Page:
In Conversation: Historical Consultant Frances Malino
Charles Haugland (dramaturg): By way of an introduction, will you talk about what continues to fascinate you about the topic you study, about French Judaism and its roots?Frances Malino (historical consultant): I’ve been preoccupied with the history of the Jews of France almost my whole academic career. For it is in this history that I see a microcosm of the issues that Jews have faced globally – and that other diasporic communities also face. Over two centuries France has offered us an extraordinary window not only into the debates ‘welcoming’ Jews but also those excluding them.
Do you have a research project that you’re in the midst of right now?
My colleague Yaëlle Azagury, and I have just completed a translation of Mazaltob, a novel written in 1930 by the Algerian Jewish poet Blanche Bendahan. The novel takes place in turn of the twentieth century Tetouan, Morocco. It is an extraordinarily rich tale, which was awarded a prize by the Académie Française. Yaëlle and I translated the novel from French into English and wrote an introduction situating the novel historically as well as a concluding essay which provides the literary context. Published by Brandeis University Press, it will appear in the spring of 2024.
When you visited rehearsal, you really blew our minds as you unpacked a quote from the beginning of the script. After a major terror attack at a Kosher supermarket in Paris in 2015, the prime minister of France, Manuel Valls, says, “If 100,000 French people of Spanish origin were to leave, I would never say that France is no longer France. But if 100,000 Jews leave, France will no longer be France. The French Republic will be judged a failure.”
He’s absolutely right. The context for his speech is the present day and the massacres — but it resonates right back to the French Revolution, to the ‘welcome’ that France gave to its Jews. At the time of the Revolution, the Jews were the only sizeable minority in France. When the Revolution broke out, the assumption was that all those living territorially within France would be welcomed. The Declaration of the Rights of Man and the Citizen said it very straightforwardly: “All men [they meant this literally] are born and remain free and equal in rights. No person shall be molested for his opinions, even such as are religious.” Yet hidden in that one sentence: “molested for his opinions, even such as are religious” is a serious question concerning the Jews. Who are they? Is their religion just credo, or is it a way of life different from that of non-Jews? Are Jews, the French deputies asked, a ‘tribe’ whose allegiances lay beyond France? The very last day before it was to make way for the Legislative Assembly — the very last day – the National Assembly voted to include Jews in the Declaration of the Rights of Man. Had the Jews not been emancipated, France would not have become a republic for all. And if Jews now feel that as Jews they must leave France, it’s no longer the inclusive republic of the Revolution. Simply put, the vote in favor of citizenship for the Jews in September 1791 was an explicit vote on the inclusiveness and credibility of France’s new constitution. The legacy of that vote and its debates—both for the Jews of France and France itself—continues to reverberate today.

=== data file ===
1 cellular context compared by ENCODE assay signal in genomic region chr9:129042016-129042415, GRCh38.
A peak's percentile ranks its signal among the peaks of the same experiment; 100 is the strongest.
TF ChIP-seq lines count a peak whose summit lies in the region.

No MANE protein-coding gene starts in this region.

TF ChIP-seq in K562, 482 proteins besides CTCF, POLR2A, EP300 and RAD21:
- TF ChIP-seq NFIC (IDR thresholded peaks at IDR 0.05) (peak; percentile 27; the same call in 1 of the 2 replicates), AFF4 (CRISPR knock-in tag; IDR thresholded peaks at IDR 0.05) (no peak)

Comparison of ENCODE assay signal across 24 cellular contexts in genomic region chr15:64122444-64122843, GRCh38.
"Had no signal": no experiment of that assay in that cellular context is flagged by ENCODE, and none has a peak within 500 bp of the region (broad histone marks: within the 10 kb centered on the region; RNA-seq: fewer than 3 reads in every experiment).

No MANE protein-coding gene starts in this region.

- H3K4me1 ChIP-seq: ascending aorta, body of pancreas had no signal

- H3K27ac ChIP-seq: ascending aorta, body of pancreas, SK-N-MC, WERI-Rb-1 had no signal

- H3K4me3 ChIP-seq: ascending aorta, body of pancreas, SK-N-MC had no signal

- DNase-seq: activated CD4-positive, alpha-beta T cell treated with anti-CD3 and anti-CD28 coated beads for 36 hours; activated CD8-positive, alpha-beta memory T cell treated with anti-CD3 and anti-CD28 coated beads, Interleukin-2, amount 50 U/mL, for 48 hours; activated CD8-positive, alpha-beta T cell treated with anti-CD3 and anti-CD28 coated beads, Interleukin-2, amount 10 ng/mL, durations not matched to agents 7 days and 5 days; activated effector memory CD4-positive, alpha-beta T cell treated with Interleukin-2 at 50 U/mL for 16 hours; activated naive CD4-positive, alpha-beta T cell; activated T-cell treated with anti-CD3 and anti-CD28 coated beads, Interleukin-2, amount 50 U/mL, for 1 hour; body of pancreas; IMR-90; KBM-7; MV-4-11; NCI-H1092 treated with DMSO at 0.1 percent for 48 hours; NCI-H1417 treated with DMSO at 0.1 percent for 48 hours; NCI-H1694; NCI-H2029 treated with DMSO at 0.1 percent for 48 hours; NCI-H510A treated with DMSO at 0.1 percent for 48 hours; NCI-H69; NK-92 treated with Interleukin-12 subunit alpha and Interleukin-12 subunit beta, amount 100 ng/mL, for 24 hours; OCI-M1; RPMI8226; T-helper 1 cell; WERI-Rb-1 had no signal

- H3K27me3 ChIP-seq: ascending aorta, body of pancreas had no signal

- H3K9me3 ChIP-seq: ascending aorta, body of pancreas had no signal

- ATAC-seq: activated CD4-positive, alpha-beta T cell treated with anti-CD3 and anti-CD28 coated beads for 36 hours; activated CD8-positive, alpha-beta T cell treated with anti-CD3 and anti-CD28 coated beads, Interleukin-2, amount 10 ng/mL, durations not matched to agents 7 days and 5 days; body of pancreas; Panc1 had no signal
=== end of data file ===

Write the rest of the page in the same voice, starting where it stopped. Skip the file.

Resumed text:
Can you talk about the moment of 2015 in which Valls says it? Why was he talking to Jews who are thinking about leaving France?
He’s saying to them, ‘Don’t leave. Because if you feel you have to leave, we will have lost the republic we cherish.’ Many Jews were, in fact, thinking of leaving in 2015 for two reasons: one is terrorism and the massacres, and the other is that many of them no longer wished to live the way the French expected them to once they welcomed them as citizens. A quick quote – soon after the Revolution, Napoleon convened an Assembly of Jewish Notables to answer twelve questions: ‘Who are you,’ he asked the Jewish deputies. ‘Are you both willing and able to become full members of the body politic?’ The answer summarized by Abraham Furtado prevailed: “Paris will become for us what Jerusalem was for our ancestors in the beautiful days of its glory. Israelite in our temples, French among our fellow citizens. This is who we are.” This is a model that has been challenged in France recently, especially by those Jews who arrived after Algeria became independent in 1962. They want to live lives which give full expression to their Jewish identity. This desire is explicitly expressed in the play. A baseball cap hiding a kippah … but of course if you cover the kippah, you’re making the statement that you do not believe it possible to identify as a Jew publicly and live safely.